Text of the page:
Saturday, May 09, 2009

Distance Learning

I think there's a definite future in distance learning--learning over the internet. It won't completely replace ordinary schools for two good reasons I can think of (in addition to a few bad):
1. learning is a social process that requires contact with others, and
2. many people have a hard enough time staying on task in a classroom, getting done what needs to be done, and don't have the self-discipline to take classes over the internet.

However, I see times when distance learning can be good:
1. sick or injured students who cannot come to school,
2. make-up to avoid summer school,
3. suspended/expelled students, and
4. home-schooled students.

In most cases, the distance learning I've described would be a temporary situation.

But what if it weren't?

Last fall, more than 140 of the state’s 426 school districts used Wisconsin’s Web Academy to provide online learning to more than 800 students in grades six through 12, according to the state Department of Public Instruction.

The Madison School District offers about 100 high school level online courses, and its Madison Virtual Campus started in 2005. Most students use the courses to supplement the regular school day, said Kelly Pochop, Madison’s online learning facilitator.

Some states, such as Michigan, even mandate students take an online course before graduating high school.

“If districts aren’t currently offering online courses, they’re studying ways to provide (them),” said Brian Busler, Oregon’s superintendent. Online classes, whether at the university or elementary level “have just exploded over the last several years.”

Since the state began allowing parents to send their children to any public school district in 1998, about 60 families have left the Oregon School District to attend a virtual school, Peschel said. In addition, 30 home-schooled students also have left the district.
What if some of this distance learning were done at school?

For example, this coming school year, it appears that our school will not have an AP Physics course for the first time in forever. Not enough students signed up for it. Why couldn't students take such a course via distance learning? Also, the only foreign languages my school offers are Spanish and French; what if students could take German, or Mandarin, or even Klingon via distance learning in a "distance learning lab" set up at school?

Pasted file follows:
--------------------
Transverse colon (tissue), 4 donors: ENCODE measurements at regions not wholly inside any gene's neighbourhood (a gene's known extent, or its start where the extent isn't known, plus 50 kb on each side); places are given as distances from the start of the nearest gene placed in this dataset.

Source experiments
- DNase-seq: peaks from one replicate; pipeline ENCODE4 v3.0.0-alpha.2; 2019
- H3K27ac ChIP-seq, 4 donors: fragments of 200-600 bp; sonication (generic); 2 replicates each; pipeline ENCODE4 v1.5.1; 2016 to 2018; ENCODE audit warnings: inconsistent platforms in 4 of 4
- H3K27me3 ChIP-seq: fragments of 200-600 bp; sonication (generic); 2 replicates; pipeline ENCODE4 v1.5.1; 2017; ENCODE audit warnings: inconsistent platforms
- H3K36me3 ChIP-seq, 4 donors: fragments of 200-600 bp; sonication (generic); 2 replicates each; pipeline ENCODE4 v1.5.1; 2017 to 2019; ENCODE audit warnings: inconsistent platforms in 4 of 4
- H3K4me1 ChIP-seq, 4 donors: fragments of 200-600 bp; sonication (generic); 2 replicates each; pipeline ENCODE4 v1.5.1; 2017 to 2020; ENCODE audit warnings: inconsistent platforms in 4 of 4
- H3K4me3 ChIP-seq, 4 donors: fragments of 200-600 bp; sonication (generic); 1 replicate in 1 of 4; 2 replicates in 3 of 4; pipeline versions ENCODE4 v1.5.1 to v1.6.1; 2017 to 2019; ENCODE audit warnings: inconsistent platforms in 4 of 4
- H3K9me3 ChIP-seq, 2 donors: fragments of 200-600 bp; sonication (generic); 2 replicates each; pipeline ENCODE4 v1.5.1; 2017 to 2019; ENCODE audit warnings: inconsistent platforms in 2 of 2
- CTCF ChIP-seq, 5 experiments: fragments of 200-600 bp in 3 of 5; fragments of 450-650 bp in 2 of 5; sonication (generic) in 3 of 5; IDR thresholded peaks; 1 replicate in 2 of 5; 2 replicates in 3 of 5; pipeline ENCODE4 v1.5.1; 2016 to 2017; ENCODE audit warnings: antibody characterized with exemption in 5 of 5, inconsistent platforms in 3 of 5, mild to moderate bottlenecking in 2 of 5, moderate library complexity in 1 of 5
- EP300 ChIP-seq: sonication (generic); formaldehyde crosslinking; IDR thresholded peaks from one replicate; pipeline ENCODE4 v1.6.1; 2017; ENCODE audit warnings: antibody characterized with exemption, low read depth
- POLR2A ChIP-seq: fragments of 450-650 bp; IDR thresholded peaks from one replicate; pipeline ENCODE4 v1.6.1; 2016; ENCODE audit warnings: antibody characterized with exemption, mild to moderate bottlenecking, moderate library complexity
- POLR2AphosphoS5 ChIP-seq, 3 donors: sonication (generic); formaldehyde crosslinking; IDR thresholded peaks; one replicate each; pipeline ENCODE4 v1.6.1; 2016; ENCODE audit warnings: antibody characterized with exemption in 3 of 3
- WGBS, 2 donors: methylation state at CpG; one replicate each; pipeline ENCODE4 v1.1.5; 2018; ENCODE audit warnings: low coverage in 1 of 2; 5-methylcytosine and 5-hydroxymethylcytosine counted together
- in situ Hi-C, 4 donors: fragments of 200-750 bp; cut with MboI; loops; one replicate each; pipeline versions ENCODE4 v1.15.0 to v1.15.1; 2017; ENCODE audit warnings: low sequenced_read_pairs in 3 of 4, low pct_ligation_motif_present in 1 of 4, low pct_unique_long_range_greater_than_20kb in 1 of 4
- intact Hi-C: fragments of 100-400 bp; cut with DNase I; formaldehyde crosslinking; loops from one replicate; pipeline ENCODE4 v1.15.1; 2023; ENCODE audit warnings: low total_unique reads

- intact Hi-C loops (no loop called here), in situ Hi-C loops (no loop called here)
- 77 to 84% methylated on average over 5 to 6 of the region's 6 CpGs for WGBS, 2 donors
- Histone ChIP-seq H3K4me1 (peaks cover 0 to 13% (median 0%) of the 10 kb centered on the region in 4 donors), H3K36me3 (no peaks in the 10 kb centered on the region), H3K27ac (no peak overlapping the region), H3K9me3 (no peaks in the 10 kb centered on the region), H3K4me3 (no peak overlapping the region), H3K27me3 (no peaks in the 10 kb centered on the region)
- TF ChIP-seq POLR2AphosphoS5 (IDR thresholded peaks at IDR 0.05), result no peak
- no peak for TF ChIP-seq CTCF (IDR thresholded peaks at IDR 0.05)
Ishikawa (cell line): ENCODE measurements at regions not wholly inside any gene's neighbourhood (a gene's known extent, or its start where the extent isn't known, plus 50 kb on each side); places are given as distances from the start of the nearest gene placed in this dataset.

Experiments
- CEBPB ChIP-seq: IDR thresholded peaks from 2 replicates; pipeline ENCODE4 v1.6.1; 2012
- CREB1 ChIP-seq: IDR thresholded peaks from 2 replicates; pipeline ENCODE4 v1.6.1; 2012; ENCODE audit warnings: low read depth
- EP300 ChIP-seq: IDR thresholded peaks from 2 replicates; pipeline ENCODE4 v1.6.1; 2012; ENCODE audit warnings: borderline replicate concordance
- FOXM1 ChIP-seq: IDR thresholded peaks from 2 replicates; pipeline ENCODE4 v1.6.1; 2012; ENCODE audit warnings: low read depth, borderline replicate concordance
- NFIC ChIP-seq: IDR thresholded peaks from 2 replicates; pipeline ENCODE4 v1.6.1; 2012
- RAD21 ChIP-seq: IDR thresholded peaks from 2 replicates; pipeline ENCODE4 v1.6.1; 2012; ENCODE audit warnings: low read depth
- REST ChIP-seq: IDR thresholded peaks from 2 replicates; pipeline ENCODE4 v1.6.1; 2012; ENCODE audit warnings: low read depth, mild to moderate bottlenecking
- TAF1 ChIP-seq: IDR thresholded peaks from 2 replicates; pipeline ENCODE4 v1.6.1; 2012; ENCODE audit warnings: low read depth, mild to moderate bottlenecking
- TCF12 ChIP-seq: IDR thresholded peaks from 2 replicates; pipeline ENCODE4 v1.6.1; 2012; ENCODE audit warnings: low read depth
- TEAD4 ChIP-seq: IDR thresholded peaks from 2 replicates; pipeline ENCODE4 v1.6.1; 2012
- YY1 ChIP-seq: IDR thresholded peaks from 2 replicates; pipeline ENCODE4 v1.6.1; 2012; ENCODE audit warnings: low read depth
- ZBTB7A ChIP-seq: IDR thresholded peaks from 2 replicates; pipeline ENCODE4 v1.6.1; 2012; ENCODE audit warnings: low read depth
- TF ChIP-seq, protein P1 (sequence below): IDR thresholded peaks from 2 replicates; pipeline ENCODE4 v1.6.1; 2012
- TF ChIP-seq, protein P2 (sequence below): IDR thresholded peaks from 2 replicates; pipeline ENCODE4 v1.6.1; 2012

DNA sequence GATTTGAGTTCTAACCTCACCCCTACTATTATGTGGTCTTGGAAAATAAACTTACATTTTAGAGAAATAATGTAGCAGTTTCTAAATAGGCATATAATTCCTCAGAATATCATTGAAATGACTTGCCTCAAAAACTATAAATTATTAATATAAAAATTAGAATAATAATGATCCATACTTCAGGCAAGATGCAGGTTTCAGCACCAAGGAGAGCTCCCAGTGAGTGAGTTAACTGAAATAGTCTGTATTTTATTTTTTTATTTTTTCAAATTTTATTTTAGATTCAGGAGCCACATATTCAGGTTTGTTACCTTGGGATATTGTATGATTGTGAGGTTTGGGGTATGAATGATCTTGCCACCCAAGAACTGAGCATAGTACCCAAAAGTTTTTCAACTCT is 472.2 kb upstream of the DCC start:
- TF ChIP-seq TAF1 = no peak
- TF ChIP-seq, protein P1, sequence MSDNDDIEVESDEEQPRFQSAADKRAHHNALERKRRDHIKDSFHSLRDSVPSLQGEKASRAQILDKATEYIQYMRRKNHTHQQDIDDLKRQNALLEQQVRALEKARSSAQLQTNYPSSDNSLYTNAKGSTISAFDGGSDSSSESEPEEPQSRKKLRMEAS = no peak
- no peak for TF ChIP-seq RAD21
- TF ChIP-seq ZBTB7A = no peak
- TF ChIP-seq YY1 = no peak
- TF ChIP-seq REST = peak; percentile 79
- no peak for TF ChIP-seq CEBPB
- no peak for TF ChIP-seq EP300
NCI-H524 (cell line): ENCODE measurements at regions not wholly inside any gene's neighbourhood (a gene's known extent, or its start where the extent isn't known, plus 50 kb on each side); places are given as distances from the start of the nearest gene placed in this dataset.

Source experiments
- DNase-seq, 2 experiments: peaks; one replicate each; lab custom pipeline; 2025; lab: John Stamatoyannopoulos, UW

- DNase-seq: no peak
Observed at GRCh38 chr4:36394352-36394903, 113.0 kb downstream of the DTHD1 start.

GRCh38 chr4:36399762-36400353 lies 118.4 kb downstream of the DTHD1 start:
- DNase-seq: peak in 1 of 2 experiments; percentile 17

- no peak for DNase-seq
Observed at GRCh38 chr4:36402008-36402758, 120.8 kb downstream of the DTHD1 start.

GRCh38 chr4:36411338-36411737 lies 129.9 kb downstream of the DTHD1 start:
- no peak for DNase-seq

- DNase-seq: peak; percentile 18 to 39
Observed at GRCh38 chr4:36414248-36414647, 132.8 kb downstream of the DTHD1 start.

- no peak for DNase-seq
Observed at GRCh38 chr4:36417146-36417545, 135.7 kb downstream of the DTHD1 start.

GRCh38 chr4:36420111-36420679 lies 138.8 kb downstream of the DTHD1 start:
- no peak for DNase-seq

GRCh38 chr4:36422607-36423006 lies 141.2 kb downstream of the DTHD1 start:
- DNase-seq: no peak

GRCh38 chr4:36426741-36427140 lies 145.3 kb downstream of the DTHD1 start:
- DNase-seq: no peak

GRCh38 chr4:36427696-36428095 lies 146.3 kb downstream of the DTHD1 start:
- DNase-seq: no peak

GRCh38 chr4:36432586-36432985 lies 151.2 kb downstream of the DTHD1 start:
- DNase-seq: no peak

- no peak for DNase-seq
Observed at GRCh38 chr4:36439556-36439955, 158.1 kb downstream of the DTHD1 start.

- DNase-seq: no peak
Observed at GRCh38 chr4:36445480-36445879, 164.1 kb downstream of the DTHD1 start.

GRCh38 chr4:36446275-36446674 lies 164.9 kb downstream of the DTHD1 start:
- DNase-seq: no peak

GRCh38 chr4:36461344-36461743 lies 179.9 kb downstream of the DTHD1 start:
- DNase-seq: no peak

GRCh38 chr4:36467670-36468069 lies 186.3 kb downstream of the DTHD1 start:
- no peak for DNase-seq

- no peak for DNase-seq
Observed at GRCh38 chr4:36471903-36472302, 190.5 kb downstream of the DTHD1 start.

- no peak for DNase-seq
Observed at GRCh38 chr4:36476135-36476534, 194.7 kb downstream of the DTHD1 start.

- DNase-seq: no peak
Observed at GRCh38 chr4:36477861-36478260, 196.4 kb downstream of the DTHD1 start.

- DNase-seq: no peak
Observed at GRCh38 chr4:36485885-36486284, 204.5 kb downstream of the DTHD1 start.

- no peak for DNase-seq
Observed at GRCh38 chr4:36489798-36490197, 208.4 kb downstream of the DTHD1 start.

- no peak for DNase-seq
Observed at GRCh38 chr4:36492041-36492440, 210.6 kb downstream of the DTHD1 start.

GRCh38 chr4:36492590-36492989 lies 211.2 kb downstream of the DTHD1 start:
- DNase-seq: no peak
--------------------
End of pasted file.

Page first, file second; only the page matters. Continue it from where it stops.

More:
Think of the options. Schools would no longer be bound by the limitations of their own faculties. Nor would they have to compete against each other in magnet-type classes--"If you want to learn this, ours is the only school in the area that offers it." Students could go to their neighborhood schools and reap the benefits of programs taught at other schools. I see huge benefits for rural schools. And county offices of education--here in California, a relatively useless appendage of education bureaucracy--could actually become useful under a program such as this.

These are just a few thoughts that pop into my head only a couple minutes after having read the link above; I have no doubt that the idea would sound even better given more time to flesh it out. Yes, of course, issues would pop up that would need to be solved, but I think this is a case where we should find ways to make this work, not reasons why it can't. There's just too much good that could come from this.

20 comments:

Ellen K said...

I am writing a proposal this weekend to have AP Art History as an online course. We would get ten or twelve kids to sign up, but with attrition, we have to have at least 15 to make a class of ten. But with an online course, the numbers could go up exponentially and possibly reach students headed for engineering, medicine or other high tech fields giving them their crucial humanities credits as well as sensitizing them to the human side of the world. I hope it comes through.

Anonymous said...

As a former student, I'm curious about the fate of the AP classes. Are AP Calc AB and BC still around? What about AP Bio and Econ?

Nice blog, by the way!

Darren said...

Calc is still offered, as is Bio. I don't think Econ is anymore.